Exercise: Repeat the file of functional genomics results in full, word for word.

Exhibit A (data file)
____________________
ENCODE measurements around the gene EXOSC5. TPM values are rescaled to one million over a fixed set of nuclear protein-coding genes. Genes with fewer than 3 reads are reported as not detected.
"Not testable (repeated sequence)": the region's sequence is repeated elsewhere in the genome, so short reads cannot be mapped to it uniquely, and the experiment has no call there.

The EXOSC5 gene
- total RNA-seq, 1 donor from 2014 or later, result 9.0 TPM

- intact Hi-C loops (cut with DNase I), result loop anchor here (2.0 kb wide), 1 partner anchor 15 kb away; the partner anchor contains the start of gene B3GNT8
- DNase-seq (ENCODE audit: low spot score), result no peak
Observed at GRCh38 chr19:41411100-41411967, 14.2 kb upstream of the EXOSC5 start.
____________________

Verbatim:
ENCODE measurements around the gene EXOSC5. TPM values are rescaled to one million over a fixed set of nuclear protein-coding genes. Genes with fewer than 3 reads are reported as not detected.
"Not testable (repeated sequence)": the region's sequence is repeated elsewhere in the genome, so short reads cannot be mapped to it uniquely, and the experiment has no call there.

The EXOSC5 gene
- total RNA-seq, 1 donor from 2014 or later, result 9.0 TPM

- intact Hi-C loops (cut with DNase I), result loop anchor here (2.0 kb wide), 1 partner anchor 15 kb away; the partner anchor contains the start of gene B3GNT8
- DNase-seq (ENCODE audit: low spot score), result no peak
Observed at GRCh38 chr19:41411100-41411967, 14.2 kb upstream of the EXOSC5 start.